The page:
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For various experiments (e.g. ALICE, CMS etc) at the CERN-LHC, people talk about tracking efficiency. What exactly is this tracking efficiency? How different is it from reconstruction efficiency?

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Charged particles are detected in 'tracking detectors' or 'trackers'. These may be gaseous drift chambers, scintillating fibres, or silicon detectors but they share the property of measuring the position of the particle in a series of 'hits', detecting and amplifying the small amounts of energy it loses to exciting/ionising atoms in the material it passes through. They do not measure the energy of the particle but (usually) they let you determine the momentum from the curvature of the track in the strong magnetic field which is applied.

Ideally the software takes these hits and reconstructs the helical track trajectory from them ('join the dots...'). In practice this is limited by the intrinsic efficiency of the detector, possible non-working parts of the system, the amount of background noise and how good a job the software does. These combine to give the tracking efficiency - the fraction of tracks that will be found and reconstructed. It depends on the track's momentum, its direction, running conditions and anything else you can think of. It is generally pretty good - well above 90% - unless the track has a very low energy or is heading down the beam pipe or into some other region of low acceptance.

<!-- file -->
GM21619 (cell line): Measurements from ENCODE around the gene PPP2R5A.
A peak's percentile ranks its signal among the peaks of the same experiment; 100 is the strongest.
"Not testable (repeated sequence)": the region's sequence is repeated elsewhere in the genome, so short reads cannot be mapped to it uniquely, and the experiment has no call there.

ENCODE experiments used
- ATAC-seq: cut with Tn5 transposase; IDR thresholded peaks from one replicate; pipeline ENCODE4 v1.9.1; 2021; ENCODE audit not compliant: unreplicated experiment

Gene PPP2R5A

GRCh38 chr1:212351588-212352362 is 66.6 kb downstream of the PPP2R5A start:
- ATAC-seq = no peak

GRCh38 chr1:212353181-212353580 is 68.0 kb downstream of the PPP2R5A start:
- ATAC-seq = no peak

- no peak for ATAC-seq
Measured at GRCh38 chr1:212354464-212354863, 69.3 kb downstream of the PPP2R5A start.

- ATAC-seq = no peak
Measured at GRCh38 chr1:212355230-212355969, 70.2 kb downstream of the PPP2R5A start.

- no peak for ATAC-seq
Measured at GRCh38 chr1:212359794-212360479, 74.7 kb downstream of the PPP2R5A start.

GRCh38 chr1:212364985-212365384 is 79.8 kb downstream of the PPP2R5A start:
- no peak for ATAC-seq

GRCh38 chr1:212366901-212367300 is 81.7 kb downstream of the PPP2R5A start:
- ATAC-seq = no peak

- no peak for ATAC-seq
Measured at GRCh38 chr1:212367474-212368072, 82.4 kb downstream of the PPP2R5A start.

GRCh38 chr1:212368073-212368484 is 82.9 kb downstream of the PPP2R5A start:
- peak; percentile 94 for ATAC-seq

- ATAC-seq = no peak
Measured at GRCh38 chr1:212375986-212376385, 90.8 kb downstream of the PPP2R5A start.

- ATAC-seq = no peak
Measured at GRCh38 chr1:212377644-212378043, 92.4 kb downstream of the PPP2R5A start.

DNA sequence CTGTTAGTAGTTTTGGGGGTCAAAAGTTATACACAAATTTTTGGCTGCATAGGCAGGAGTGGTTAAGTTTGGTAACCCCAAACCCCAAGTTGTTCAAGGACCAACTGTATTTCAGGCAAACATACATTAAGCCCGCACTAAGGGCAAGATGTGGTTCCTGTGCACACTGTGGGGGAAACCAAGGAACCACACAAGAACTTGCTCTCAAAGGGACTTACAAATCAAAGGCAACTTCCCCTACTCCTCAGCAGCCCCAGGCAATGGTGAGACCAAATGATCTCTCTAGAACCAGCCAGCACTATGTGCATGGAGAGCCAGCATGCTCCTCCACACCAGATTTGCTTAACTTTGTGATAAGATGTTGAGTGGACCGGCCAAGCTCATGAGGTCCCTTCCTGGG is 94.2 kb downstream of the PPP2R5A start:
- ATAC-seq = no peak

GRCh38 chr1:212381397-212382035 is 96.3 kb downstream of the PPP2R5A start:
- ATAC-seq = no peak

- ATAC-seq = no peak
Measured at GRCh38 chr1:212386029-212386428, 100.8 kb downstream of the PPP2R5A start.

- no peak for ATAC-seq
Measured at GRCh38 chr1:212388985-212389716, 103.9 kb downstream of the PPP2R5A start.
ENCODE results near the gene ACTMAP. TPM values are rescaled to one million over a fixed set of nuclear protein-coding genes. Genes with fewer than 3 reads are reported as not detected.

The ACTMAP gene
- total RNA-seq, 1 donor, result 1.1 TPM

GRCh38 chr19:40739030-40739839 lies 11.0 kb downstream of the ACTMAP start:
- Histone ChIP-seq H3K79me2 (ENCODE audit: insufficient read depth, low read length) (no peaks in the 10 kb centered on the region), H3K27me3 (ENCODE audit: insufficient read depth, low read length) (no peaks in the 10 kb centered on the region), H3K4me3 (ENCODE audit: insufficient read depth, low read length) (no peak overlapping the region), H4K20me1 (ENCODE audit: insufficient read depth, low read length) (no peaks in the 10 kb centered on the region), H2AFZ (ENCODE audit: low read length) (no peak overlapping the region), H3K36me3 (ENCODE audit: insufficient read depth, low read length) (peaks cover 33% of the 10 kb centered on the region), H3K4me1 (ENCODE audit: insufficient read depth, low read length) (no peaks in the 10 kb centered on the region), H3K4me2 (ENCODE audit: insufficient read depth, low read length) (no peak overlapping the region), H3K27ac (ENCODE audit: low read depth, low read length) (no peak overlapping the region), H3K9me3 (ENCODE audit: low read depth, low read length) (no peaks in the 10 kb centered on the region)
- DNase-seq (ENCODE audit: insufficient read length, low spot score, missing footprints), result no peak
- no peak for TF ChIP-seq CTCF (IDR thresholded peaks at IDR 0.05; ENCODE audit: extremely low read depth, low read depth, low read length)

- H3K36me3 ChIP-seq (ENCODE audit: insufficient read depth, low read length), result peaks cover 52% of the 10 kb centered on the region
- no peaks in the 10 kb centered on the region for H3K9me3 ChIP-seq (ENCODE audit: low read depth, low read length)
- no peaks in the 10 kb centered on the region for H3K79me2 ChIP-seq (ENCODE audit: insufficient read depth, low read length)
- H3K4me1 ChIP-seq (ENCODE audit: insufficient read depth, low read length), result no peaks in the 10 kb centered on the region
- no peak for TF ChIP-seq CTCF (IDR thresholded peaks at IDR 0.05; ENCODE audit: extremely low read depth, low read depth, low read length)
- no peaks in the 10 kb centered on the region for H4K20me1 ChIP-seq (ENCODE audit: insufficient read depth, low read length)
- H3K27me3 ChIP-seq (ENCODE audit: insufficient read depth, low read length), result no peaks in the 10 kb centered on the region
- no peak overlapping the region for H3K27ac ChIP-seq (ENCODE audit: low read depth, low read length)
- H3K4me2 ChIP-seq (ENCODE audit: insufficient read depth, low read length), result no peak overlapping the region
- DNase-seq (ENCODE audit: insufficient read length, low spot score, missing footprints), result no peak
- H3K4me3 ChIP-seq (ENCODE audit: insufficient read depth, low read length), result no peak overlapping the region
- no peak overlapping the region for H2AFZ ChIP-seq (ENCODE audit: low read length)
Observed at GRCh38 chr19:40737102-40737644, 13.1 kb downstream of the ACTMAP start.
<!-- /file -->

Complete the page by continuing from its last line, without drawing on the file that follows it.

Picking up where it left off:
Tracking efficiency is part of reconstruction efficiency. If you are looking for a particular reaction (say $H^0 \to \mu^+ \mu^+ \mu^- \mu^-$) then to detect an event you have to measure all 4 tracks and identify them as muons, so the reconstruction efficiency would involve the 4th power of the tracking efficiency and the 4th power of the efficiency for muon detection (which is another story), and whatever cuts the physicist imposes in the analysis to reduce backgrounds. Reconstruction efficiencies are specific to each reaction and each analysis: the skill of the analyst is to devise a selection method in which the reconstruction efficiency is high and the background low, and both these quantities are well determined and not subject to uncertainties.

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  • $\begingroup$ skill of the analyst... will surely keep in mind. thanks for the explanation :) $\endgroup$ – MycrofD May 9 '18 at 11:07

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